Suddenly, as he stood there, a sense came over him that something was amiss. Smoke. He smelled smoke. And a crackling sound filled the air. He half turned to glance behind him, and the scene filled him with horror. Cassie's apartments were ablaze.
     "Cassie," he gasped, his voice barely more than a whisper. In the next instant, fear lent wings to his feet -- fear for his best friend. He raced over the sand, quickly closing the distance between himself and her suite. "Cassie!" he shouted.
     The entire suite was on fire. He had never known it could spread so quickly. Already flames enveloped every entrance and poured from every window.
     With barely a hesitation, he rammed his way through the front door, feeling as though his skin were melting in the fervent heat. "Cassie!" he called, choking on the smoke. "CASSIE!!!"


Popular posts from this blog

Guest Post by Emily!

Character Creation by Emily Ann Putzke
My character in Ain’t We Got Fun is Georgiana (Gi) Rowland, the older sister of Bess. Their family is struggling during the Great Depression, so Gi takes off for NYC to make a fortune and help them out. The sisters recount their adventures, joys and heartaches to each other. My co-author, Emily Chapman, and I wrote this story in letter form in January. Our characters are very different people! Here are a 5 things that helped me bring Gi to life, and give her a personality that’s all her own.
1.  Give Your Characters Flaws None of us are perfect, so our characters shouldn't be either. Gi is a fun, loyal, light hearted girl with big dreams. But she has a flaw that she struggles with throughout the entire story. Pride. She’s very stubborn, independent, and doesn’t want anything from anybody.
2. Use That Flaw to Stretch and Change Your Character Pride gets Gi in quite a few scrapes. Throughout AWGF, she’s constantly battling with it. Everytime she thi…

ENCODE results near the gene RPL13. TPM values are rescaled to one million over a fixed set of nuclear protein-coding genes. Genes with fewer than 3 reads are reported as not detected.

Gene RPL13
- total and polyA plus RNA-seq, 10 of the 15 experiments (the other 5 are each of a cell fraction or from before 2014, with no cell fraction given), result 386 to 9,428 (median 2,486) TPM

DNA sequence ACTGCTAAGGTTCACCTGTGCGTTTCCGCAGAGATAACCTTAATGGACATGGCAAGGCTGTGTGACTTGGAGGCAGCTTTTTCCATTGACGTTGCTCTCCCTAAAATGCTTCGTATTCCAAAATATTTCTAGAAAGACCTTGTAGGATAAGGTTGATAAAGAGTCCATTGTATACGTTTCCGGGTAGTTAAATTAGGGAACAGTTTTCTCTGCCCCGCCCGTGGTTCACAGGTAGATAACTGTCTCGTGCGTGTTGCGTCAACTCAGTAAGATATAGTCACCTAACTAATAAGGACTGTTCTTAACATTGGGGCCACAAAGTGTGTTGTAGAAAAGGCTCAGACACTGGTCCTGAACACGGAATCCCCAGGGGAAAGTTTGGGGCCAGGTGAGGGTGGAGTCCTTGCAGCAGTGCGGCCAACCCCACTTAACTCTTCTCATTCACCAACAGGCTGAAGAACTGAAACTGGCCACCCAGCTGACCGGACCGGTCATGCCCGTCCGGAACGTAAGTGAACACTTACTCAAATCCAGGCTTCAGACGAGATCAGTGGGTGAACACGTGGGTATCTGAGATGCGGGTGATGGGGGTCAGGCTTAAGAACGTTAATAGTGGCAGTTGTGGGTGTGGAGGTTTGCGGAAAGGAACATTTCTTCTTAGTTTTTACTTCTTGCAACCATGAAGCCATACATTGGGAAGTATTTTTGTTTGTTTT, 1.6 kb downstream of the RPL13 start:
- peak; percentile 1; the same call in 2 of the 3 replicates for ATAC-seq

Is that a catastrophe happening, way over yonder?

The next scene in my story is meant to be an important one.  Readers get to meet the dwarves in their own evil lair.  My heroine is tormented for their selfish purposes.  Big scene.

     But when I started writing it, it looked incredibly detached and boring.  "Yeah, look over there.  See those dwarves by the table?  They are tormenting our heroine.  Very sad.  The cottage is cute, though."  The scene just wasn't working.  And my story has been sitting in stasis awaiting inspiration.

     Last night, I flopped on the floor to daydream and snuggle my dog.  For a while, I let my mind wander here and there.  But gradually I came to my senses and realized that the first thing I felt on "awaking" was the hard floor.

     Suddenly, I was Moriah, regaining consciousness.  Hard floor.  Noises.  Light.  Hands on my hair.  And the scene came alive for me.  I could hardly wait to get up and start writing again.

     So, if your scene is too detached, try lying on the…

Rooglewood Countdown: 9 1/2 weeks: Why Yours?

Yep, time is picking up speed.  Especially since I have other things to keep me busy.
     Here is my questions for you today: what makes your story special?  In the comments below, I want you to finish this sentence "It's a Snow White story, but..."  Did you change the setting?  Is Snow White the ugliest in all the land?  How did you swap out the elements of your story to make it unique?